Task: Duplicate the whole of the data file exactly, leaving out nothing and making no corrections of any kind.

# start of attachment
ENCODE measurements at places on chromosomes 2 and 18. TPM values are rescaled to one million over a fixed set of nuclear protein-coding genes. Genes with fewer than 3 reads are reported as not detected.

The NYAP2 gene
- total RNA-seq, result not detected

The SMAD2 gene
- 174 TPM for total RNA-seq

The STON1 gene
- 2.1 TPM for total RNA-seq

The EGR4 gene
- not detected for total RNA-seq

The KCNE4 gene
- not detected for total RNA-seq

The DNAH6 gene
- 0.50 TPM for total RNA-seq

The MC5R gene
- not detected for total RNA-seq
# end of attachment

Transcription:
ENCODE measurements at places on chromosomes 2 and 18. TPM values are rescaled to one million over a fixed set of nuclear protein-coding genes. Genes with fewer than 3 reads are reported as not detected.

The NYAP2 gene
- total RNA-seq, result not detected

The SMAD2 gene
- 174 TPM for total RNA-seq

The STON1 gene
- 2.1 TPM for total RNA-seq

The EGR4 gene
- not detected for total RNA-seq

The KCNE4 gene
- not detected for total RNA-seq

The DNAH6 gene
- 0.50 TPM for total RNA-seq

The MC5R gene
- not detected for total RNA-seq